Exeter Canoe & Kayak Loops

Exeter Canoe Loops

We are incredibly proud of our location, based right on the historic Exeter shipping canal. The canal offers calm waters and beautiful scenery just a short paddle from the shop. Most importantly, the Double Locks pub is just a 40 minute trip on the water! If you want to travel further, you can get all the way down the Turf Locks hotel, 6 miles from us in the basin.

Download the Exeter Canoe & Kayak Loops leaflet below, or pick one up in-store. It is packed full of information to help you plan your trip

Kayaking in exeter canoe loops

Exeter Canoe & Kayak Loops

Exeter Loops

The Canoe Loops are a series of self-guided circular canoeing/ kayaking trails that link the River Exe and Exeter Ship Canal between Exeter Quayside and the Exe Estuary. There are four loops which can be paddled from different access points and in different combinations. Head down the river and back up the canal and join up loops for longer trips. It takes most people 2-3 hours to paddle each loop and the complete circuit from Exeter Quay to Turf Locks and back is 17km, which can take a full day. To cross between the river and canal and avoid weirs and lock gates, it is necessary to carry craft overland (or pull on trolley).

Exeter Quay to Salmon Pool

The Route

  • Down river (includes two weirs) & up canal (2.5km)
  • To avoid Trews Weir, paddle down canal entrance and carry canoe between canal & river using points 4 & 3 (150m).
  • If canal entrance lock gates from river are closed, portage using landing stages on LB.
  • To avoid St James’s Weir, carry canoe between portage points 5 & 6 (50m).
  • To cross between river & canal, carry canoe between points 7 & 8 (150m).
  • Immediately downstream of Trews Weir, keep right until you go under the suspension footbridge, then keep left to avoid any anglers.

Salmon Pool to Countess Wear

The Route

  • Down river & up canal (4.5km).
  • Be careful of the low canal swing-bridge below access point 8.
  • To cross between river and canal, carry canoe between points 7 & 8 (150m) and 10 & 11 (5m).
  • The canal lock gates at Double Locks can be portaged using landing stage/steps on LB or RB.

Countess Wear to Topsham

The Route

  • Down river/estuary & up canal (5km).
  • To cross between river and canal, carry canoe between points 10 & 11 (5m) and 13 & 14 (20m).
  • Follow the main river channel, keep left heading downstream, under the M5 bridge to Topsham Lock cottage.
  • Access restricted at low tide – use ferrymans slipway at AP 13 if necessary

Topsham to Turf Lock

The Route

  • Down estuary & up canal (5km).
  • To cross between river and canal carry canoe between points 13 & 14 (20m) and between points 16 & 17 (up to 200m) to portage the canal lock gates at Turf Lock.
  • In adverse estuary conditions, emergency exit at AP 15.

What to See

The routes pass many scenic areas and sites of interest. These include the historic Exeter Quayside and Ship Canal, Riverside Valley Park, Topsham Quay, two nature reserves and the Exe Estuary. A the Esturay you may see Kingfishers, egrets, sandpipers, cormorants, avocets (ospreys, seals and otters are occasionally seen). There are several pubs along the route where you can stop for refreshment.

Code of Conduct

  1. Park vehicles in car parks highlighted.
  2. Avoid contact with riverbed, aquatic plants and bank-sides, particularly in the shallows.
  3. Wildlife should be given a wide berth and passed quietly. Avoid disturbing wading birds roosting at the waters edge and breeding birds. Keep to the main river channel – avoid entering the reedbed nature reserve.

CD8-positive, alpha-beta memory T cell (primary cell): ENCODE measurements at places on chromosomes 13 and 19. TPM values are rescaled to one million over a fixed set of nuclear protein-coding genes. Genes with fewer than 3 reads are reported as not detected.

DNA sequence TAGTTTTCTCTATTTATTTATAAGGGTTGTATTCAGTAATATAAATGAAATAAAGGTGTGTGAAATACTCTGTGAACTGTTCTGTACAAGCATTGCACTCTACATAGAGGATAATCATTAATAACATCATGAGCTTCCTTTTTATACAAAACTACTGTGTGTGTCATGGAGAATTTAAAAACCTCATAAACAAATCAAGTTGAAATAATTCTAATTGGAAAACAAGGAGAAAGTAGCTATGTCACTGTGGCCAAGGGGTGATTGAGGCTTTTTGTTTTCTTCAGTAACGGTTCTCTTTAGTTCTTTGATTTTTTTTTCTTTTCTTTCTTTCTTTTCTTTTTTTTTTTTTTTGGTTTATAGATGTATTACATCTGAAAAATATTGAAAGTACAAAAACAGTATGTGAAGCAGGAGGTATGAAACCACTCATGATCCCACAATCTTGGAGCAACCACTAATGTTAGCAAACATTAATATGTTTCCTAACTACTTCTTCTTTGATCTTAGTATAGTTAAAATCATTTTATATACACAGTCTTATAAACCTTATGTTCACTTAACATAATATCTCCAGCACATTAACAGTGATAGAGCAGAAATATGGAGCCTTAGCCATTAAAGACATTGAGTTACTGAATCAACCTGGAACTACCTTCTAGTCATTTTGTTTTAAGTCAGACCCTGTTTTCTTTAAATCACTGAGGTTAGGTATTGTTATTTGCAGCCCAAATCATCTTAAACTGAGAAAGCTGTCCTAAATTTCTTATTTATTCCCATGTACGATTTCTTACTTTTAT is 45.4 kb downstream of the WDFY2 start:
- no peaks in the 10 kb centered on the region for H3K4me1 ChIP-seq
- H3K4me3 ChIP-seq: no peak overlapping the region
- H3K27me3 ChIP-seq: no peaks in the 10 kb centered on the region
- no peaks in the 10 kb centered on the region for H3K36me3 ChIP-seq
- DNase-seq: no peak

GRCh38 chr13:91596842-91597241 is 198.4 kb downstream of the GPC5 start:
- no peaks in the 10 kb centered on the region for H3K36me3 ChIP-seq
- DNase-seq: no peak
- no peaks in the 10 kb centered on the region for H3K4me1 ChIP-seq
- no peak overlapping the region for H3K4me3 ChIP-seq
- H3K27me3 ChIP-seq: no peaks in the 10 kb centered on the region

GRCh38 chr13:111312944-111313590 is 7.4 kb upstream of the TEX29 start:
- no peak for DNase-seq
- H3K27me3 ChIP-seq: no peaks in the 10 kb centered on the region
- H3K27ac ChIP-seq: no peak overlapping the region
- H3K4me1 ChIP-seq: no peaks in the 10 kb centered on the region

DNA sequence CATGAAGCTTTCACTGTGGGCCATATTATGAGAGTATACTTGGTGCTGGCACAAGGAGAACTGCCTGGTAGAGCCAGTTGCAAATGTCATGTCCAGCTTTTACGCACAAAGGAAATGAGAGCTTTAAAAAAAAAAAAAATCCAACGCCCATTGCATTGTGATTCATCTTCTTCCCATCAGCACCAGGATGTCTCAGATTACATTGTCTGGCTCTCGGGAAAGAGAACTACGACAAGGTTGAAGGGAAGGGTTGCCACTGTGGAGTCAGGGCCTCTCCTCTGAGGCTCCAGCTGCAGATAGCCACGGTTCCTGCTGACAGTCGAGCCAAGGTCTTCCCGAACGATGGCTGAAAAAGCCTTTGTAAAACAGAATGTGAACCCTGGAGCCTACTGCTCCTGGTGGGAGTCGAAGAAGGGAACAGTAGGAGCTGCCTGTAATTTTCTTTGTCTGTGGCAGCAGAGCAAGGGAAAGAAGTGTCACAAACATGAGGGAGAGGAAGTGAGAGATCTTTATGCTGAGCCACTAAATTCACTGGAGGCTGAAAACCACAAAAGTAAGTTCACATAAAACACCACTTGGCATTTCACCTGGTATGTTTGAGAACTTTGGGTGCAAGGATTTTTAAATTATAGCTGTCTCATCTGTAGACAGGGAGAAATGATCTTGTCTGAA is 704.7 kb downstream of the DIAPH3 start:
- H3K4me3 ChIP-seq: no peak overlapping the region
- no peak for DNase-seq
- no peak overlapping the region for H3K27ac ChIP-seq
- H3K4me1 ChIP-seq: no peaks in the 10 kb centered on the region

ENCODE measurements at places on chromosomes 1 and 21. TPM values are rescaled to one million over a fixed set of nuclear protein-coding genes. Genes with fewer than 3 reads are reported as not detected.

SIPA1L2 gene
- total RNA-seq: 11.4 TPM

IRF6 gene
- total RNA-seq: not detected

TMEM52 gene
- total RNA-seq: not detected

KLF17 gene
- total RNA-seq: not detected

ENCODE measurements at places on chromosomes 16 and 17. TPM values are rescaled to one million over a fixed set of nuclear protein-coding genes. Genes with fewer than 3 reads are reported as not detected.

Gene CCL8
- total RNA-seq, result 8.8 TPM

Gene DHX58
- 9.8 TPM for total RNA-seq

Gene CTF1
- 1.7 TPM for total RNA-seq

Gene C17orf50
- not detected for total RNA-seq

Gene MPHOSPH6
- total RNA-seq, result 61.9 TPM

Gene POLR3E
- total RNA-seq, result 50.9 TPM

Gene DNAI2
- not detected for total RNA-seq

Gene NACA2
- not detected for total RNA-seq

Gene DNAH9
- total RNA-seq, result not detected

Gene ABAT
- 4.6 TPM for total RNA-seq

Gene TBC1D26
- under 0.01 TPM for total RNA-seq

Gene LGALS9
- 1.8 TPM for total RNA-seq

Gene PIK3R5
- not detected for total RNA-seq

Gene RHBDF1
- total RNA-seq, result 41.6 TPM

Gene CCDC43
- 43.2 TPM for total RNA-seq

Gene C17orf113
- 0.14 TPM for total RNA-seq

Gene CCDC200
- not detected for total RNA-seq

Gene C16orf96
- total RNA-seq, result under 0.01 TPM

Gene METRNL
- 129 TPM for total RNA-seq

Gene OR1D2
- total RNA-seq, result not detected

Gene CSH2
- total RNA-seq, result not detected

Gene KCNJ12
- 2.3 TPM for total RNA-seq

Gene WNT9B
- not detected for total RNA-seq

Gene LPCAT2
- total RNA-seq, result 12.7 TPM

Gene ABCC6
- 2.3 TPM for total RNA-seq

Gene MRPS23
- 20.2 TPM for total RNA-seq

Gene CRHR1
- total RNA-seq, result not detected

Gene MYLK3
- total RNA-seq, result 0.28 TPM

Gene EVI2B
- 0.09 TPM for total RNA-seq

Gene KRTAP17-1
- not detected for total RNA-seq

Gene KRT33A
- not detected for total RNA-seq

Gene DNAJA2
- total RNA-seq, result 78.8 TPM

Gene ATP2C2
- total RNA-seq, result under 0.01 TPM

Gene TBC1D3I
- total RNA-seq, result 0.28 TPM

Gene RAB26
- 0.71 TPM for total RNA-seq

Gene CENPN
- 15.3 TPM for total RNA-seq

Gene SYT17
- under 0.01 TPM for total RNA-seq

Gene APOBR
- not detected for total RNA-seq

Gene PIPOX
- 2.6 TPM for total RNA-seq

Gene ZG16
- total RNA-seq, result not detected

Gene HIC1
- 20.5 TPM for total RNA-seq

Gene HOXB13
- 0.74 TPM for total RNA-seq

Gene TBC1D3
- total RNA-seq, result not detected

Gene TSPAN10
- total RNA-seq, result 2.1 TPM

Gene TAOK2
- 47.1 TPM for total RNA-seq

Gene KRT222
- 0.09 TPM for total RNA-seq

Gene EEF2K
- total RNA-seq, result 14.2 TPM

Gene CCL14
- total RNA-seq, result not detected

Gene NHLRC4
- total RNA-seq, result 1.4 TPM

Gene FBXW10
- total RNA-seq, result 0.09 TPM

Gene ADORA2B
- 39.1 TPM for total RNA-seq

4. Only use recognised public access points and landing places. Do not trespass on private facilities or moor canoes where they may obstruct boats.
  5. Keep well away from anglers – pass quietly by the opposite bank avoiding their lines and tackle.
  6. Avoid lingering in river pools or below fish passes on weirs (where migratory fish rest).
  7. Give way to and do not cross in front of oncoming craft (boats and rowers may have difficulty seeing you).

Plan a safe trip

Canoeing can be hazardous and is undertaken at your own risk. You must make your own assessment of dangers based on your knowledge, skills, abilities, experience and the conditions. Water at the base of weirs can be dangerous, particularly in high flows. Hidden obstacles may be present under the surface. Portage points enable canoeists to safely avoid weirs. Ensure you are physically able to carry/pull your canoe over the portage distances and can use the access points (some are not suitable for larger craft). Downstream of St James’s Weir, low tides can make the river too shallow to canoe and some access points unusable. It’s safer to restrict tidal trips to fair conditions and 2 hours either side of high tide. During lower tides, follow the main buoyed river channel in the estuary. Increased hazards on the estuary can include wind, waves, currents, boats and their wakes. Check conditions beforehand via weather reports, river levels and tide tables. Membership of canoe clubs, personal liability insurance and appropriate protective gear are advised (e.g.buoyancy aid, helmet). For more information contact a canoe club, shop or association (see contacts on back).


The Exe

The Exe is a popular destination for all types of paddle sport. Up until a few years ago it was the host to one of the biggest white water races in the UK, the Exe Descent. The race no longer runs but the river still draws the crowds. One reason for the popularity of the Exe is the fact that it is runnable almost all through the winter. There is white water from its source down to Exeter, although the upper reaches beyond Exe Bridge at the confluence with the Barle are usually too shallow and small to run. In the three main sections there is nothing beyond the scope of a beginner so long as there is an experienced supervisor on hand. The most popular sections are: Exe Bridge (nr Dulverton) to Black Cat or Bolham but with difficult access at Bolham its best to make a long trip down to Tiverton, Tiverton to Bickleigh (with the shorter section of Salmon Ponds to Walronds within Tiverton being a good action packed short trip) and Bickleigh to Exeter (long but with a shorter option of Brampford speke to Exeter.) The natural rapids in the upper section are a big draw and the Exe features some well regarded weirs. All weirs small or large should be run with due consideration. High water levels make weirs very dangerous. Inspection is highly recommended if you are unsure.

Exe bridge to Black Cat / Tiverton